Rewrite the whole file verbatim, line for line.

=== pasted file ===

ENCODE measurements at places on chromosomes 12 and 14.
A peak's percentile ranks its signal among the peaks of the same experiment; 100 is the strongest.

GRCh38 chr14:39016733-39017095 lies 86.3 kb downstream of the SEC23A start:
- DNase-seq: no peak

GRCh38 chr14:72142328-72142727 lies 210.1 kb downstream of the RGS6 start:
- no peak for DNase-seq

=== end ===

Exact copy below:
ENCODE measurements at places on chromosomes 12 and 14.
A peak's percentile ranks its signal among the peaks of the same experiment; 100 is the strongest.

GRCh38 chr14:39016733-39017095 lies 86.3 kb downstream of the SEC23A start:
- DNase-seq: no peak

GRCh38 chr14:72142328-72142727 lies 210.1 kb downstream of the RGS6 start:
- no peak for DNase-seq